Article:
How wealthy a neighborhood is, from very wealthy, to middle income, to low income is very formative with regard to the personality and character of a neighborhood. Equally important is the rate of people, particularly children, who live below the federal poverty line. In some wealthy gated communities, the areas immediately surrounding can have high rates of childhood poverty, which indicates other social issues. NeighborhoodScout's analysis reveals both aspects of income and poverty for this neighborhood.
The neighbors in the neighborhood in Rochester are upper-middle income, making it an above average income neighborhood. NeighborhoodScout's exclusive analysis reveals that this neighborhood has a higher income than 72.4% of the neighborhoods in America. In addition, 9.5% of the children seventeen and under living in this neighborhood are living below the federal poverty line, which is a lower rate of childhood poverty than is found in 52.7% of America's neighborhoods.
The old saying "you are what you eat" is true. But it is also true that you are what you do for a living. The types of occupations your neighbors have shape their character, and together as a group, their collective occupations shape the culture of a place.
In the neighborhood, 33.4% of the working population is employed in executive, management, and professional occupations. The second most important occupational group in this neighborhood is manufacturing and laborer occupations, with 29.4% of the residents employed. Other residents here are employed in sales and service jobs, from major sales accounts, to working in fast food restaurants (23.0%), and 13.4% in clerical, assistant, and tech support occupations.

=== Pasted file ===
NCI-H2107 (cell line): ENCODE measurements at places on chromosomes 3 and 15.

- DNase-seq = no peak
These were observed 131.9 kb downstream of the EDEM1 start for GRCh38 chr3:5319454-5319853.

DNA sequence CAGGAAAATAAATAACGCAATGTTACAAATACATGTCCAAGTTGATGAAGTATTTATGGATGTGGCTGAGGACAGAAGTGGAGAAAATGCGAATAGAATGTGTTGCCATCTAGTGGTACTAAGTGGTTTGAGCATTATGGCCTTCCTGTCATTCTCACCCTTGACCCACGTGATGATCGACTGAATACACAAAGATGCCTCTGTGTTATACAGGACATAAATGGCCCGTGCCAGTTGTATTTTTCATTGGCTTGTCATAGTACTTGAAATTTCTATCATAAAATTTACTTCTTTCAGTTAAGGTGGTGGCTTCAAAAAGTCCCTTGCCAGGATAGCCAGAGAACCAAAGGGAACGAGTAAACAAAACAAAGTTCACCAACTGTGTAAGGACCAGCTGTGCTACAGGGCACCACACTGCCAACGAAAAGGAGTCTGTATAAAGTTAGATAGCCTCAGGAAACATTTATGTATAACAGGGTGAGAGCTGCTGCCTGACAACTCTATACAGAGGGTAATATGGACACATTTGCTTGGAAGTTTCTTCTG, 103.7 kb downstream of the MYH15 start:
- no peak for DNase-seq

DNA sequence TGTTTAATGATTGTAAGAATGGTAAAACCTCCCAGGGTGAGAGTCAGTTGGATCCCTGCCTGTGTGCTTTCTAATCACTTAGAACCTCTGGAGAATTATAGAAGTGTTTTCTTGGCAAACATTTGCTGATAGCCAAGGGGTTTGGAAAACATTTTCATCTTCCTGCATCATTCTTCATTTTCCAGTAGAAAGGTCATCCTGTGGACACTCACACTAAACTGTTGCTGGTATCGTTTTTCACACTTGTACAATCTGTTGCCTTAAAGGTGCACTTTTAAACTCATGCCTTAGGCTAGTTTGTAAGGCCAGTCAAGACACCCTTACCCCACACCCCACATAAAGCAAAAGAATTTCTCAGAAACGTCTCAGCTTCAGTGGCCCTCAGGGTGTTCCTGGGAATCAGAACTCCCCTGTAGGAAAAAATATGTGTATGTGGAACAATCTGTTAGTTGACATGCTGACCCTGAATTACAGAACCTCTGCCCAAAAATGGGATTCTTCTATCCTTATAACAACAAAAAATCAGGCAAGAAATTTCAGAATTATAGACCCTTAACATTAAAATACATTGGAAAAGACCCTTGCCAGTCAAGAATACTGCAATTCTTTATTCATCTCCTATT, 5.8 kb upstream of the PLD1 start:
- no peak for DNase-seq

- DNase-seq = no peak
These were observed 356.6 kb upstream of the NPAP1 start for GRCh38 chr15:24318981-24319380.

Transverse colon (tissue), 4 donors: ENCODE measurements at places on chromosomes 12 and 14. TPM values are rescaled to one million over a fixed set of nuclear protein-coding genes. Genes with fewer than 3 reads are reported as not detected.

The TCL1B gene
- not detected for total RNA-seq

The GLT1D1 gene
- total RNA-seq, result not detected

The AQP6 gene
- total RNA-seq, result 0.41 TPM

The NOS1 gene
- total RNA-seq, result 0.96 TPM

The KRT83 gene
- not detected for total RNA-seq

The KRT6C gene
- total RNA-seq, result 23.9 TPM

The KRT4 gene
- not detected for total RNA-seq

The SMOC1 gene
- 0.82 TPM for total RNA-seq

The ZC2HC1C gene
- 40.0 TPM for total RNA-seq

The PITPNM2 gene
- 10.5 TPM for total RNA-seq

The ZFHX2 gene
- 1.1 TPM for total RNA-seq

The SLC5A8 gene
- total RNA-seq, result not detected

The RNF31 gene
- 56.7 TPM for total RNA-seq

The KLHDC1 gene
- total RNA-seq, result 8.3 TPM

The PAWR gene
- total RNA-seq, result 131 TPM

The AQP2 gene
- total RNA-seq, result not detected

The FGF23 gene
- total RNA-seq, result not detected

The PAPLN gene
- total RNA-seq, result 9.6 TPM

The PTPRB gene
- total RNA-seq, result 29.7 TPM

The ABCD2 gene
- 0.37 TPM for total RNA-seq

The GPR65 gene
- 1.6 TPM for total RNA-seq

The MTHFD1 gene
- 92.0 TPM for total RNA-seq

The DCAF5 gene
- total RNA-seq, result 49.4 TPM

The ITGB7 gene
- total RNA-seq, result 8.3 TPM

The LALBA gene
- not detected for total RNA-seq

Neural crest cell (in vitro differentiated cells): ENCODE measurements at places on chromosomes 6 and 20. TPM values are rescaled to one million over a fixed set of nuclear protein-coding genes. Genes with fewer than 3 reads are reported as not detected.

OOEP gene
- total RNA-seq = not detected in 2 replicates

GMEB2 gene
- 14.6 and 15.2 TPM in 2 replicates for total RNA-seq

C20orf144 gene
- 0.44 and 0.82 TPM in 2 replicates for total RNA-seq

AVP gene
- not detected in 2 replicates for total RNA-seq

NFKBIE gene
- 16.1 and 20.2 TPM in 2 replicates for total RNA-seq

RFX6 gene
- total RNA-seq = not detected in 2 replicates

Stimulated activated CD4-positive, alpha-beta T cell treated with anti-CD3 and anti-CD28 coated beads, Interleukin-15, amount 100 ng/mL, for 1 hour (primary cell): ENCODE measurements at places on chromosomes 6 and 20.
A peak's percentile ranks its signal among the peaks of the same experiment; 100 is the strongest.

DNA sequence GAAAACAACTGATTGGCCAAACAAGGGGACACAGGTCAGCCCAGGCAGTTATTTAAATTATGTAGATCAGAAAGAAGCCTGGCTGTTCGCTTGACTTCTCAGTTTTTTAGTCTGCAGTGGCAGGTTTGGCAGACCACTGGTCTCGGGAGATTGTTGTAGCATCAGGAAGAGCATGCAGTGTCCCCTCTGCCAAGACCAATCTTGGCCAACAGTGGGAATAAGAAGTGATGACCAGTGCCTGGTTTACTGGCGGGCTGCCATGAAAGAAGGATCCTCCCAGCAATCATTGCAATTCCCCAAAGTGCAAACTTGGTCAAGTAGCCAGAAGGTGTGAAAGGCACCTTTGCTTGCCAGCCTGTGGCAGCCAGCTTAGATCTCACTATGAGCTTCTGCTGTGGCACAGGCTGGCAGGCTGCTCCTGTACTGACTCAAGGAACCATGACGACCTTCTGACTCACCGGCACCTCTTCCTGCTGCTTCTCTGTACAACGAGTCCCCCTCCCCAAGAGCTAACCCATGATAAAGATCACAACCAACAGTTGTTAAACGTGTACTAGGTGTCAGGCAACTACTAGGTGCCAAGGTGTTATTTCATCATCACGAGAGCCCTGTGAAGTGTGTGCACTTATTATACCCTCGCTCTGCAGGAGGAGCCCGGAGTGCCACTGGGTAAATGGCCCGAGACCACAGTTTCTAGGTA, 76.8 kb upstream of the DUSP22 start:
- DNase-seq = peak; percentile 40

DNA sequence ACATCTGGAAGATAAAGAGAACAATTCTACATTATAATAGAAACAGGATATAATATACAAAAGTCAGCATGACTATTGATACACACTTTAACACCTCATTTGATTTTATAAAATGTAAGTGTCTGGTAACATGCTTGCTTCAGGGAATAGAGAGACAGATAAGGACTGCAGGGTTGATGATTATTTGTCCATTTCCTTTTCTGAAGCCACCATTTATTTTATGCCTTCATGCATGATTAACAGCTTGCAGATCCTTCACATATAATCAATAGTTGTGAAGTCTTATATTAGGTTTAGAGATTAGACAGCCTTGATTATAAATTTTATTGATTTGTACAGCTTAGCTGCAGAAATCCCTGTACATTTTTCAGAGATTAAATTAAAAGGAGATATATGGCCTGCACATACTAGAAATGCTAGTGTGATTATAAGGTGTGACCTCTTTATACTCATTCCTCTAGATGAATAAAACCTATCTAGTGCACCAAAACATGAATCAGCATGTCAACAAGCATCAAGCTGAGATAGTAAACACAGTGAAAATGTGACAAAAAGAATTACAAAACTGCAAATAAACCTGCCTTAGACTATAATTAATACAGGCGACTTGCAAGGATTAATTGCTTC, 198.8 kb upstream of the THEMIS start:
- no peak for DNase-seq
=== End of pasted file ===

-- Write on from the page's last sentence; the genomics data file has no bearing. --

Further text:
The most common language spoken in the neighborhood is English, spoken by 98.1% of households. Some people also speak Polish (9.6%).
Culture is the shared learned behavior of peoples. Undeniably, different ethnicities and ancestries have different cultural traditions, and as a result, neighborhoods with concentrations of residents of one or another ethnicities or ancestries will express those cultures. It is what makes the North End in Boston so fun to visit for the Italian restaurants, bakeries, culture, and charm, and similarly, why people enjoy visiting Chinatown in San Francisco.
In the neighborhood in Rochester, WI, residents most commonly identify their ethnicity or ancestry as German (51.1%). There are also a number of people of Irish ancestry (15.1%), and residents who report Norwegian roots (11.7%), and some of the residents are also of English ancestry (11.0%), along with some Polish ancestry residents (8.7%), among others.
How you get to work – car, bus, train or other means – and how much of your day it takes to do so is a large quality of life and financial issue. Especially with gasoline prices rising and expected to continue doing so, the length and means of one's commute can be a financial burden. Some neighborhoods are physically located so that many residents have to drive in their own car, others are set up so many walk to work, or can take a train, bus, or bike. The greatest number of commuters in neighborhood spend between 15 and 30 minutes commuting one-way to work (41.2% of working residents), which is shorter than the time spent commuting to work for most Americans.
Here most residents (82.0%) drive alone in a private automobile to get to work. In addition, quite a number also carpool with coworkers, friends, or neighbors to get to work (8.3%) . In a neighborhood like this, as in most of the nation, many residents find owning a car useful for getting to work.